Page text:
If your website has already been indexed by Google, you can see what Google sees by viewing the “cached” version of the page instead of the actual site. This is the version of the page that Google has saved on the servers – essentially a snapshot of your website that was taken the last time they visited it. The link to the cached page is available next to the entry on Google’s results page:
There is a link to see a “Text-only version” on that page. Click this and you’ll see exactly what Google sees.
This is how Google sees the PhotoShelter Blog:
There should be useful keywords and text about you and your services.
If you only see a message that says “You need the Flash player to view this page”, then there is no text-only version.
8. Navigation is obvious and clear, with easy-to-understand section names.
When a visitor arrives at your website, they should already know how to use it, and where everything is. Your navigation should be obvious and simple to understand. If your site’s navigation is difficult to find or see, or if the labels you’ve chosen are vague and a challenge to decode, you will end up with frustrated users.
Just like the design of your site, the navigation shouldn’t get in the way and become another element that draws attention away from your photographs. If someone has to stop and think about your navigation, it is taking away from your photography.
9. Provides a thumbnail option and doesn’t require image-by-image viewing.
Our survey revealed that photo editors prefer websites where they feel some degree of control over the images they browse, as well as how they do their browsing. An overwhelming majority of them said they preferred to view images as thumbnails, with the option of viewing a larger size if they wanted.
Photo editors and art directors are often in a rush, so presenting them with many thumbnails on a page allows them to scan through images quickly – meaning they’ll be able to see more of your images in a shorter period of time. This will increase the potential that they’ll find the image they are looking for.
Similarly, these types of visitors don’t like being forced to look through large single image one after the other. It takes too long and they have no control over the experience.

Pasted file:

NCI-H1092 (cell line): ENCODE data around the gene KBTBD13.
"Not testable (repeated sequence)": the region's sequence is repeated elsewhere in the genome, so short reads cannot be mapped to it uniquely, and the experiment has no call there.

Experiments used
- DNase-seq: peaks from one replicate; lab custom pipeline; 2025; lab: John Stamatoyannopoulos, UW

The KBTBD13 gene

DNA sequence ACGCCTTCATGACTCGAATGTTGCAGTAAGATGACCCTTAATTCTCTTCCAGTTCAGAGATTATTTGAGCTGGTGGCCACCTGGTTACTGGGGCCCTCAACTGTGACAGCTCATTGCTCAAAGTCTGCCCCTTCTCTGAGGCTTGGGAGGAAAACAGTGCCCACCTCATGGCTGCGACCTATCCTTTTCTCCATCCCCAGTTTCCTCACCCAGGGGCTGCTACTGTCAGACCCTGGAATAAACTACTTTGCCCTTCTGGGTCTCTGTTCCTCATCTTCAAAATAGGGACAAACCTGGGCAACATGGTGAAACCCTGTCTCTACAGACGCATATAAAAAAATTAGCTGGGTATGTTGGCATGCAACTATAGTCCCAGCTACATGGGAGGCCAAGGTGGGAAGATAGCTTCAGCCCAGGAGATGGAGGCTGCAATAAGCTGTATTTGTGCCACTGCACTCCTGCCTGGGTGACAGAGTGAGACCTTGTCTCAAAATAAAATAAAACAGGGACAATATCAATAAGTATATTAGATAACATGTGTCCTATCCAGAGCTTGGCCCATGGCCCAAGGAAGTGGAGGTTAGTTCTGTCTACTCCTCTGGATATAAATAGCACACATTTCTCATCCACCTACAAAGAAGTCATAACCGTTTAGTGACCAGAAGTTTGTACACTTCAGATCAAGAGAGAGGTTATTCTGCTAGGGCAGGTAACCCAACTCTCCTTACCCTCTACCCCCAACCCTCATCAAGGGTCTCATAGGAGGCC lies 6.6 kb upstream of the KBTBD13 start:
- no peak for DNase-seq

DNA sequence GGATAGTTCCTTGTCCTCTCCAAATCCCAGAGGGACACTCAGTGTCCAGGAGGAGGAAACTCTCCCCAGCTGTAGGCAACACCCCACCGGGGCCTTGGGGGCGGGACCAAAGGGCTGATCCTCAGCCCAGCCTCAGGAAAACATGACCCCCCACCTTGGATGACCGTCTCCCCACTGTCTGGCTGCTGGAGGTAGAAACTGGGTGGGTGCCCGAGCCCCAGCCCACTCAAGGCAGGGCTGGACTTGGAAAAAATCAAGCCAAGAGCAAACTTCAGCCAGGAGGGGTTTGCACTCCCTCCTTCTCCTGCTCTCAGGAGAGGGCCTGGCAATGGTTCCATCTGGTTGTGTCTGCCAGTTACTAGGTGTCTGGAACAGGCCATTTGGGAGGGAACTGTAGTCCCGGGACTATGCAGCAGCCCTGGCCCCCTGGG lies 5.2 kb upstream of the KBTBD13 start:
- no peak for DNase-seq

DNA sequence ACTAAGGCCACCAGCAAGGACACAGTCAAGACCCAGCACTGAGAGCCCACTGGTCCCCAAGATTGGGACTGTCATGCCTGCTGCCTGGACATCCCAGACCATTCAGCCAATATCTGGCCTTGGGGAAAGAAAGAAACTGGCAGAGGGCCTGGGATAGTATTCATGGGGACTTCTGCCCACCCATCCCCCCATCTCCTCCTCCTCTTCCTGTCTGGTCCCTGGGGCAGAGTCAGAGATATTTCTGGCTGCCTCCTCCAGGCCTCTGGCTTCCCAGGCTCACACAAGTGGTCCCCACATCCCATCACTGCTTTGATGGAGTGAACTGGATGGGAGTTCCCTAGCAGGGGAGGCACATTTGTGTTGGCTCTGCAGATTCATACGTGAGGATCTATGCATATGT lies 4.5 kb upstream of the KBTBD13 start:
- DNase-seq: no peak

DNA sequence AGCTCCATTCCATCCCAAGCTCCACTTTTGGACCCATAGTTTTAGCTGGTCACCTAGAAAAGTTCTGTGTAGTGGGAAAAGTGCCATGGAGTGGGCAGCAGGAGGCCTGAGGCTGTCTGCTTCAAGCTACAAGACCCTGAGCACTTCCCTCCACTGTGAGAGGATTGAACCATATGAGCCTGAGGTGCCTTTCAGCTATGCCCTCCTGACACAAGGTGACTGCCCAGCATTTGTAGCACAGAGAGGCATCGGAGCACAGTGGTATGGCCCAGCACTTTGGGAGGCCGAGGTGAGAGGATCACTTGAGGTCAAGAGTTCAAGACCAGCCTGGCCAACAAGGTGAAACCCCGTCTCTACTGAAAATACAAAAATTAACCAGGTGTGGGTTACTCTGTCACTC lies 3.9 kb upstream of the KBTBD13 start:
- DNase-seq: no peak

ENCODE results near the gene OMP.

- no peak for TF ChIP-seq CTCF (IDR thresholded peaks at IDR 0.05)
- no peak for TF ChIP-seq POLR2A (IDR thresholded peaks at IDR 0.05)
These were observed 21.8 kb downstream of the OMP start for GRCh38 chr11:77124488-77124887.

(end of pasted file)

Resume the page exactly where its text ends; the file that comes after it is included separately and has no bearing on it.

10. Ability to purchase prints, products, and/or digital downloads on site.
It’s important to make the most of every visitor. Because you’ll never know just what any given visitor is looking for, your website should be able to cover all the bases. Someone may be looking for a print to hang in their living room, another might be a person looking for a new mousepad with a soothing picture on it, and another might be looking for an image that they can use as their computer’s desktop wallpaper.
If your website has the ecommerce capability to handle all of these opportunities, you’ll increase the potential to generate revenue on your site.
Your website doesn’t have to be just a portfolio of images. It can, and should, be more.
11. Allows for direct linking to images.
At some point, a viewer will want to share one of your images with another person, and they’ll want to send a link to that person, usually via email. If your images are contained inside of a Flash file, or if you have a frames-based HTML website, this may be a problem.
If you are considering a Flash-based website, make sure it has support for “deep linking”. Put simply – every image on your site should have its own dedicated URL (link).
12. Has the ability for someone to download an image for comping purposes.
Very often, a photo editor or art director will need to download a low-res image from your website so they can use it for proofing purposes. There are usually other images in consideration in addition to yours, so it is important that a photo editor can bring a copy of your image into a meeting. If you make it too difficult to get an image from your website, your pictures may be missing many of these meetings.
Make sure there is a way to download a low-resolution version of the image that’s just big enough to make it look as good, if not better, than the other images you are competing with. (However, too big can take too long for the editor to download.)
Also make sure that your contact information is either on the image itself or saved within the metadata of the image file. Once you’ve beat out the competition, they’ll want to connect with you (or your website) to get a high-resolution file. Make sure they know where to go when that time comes!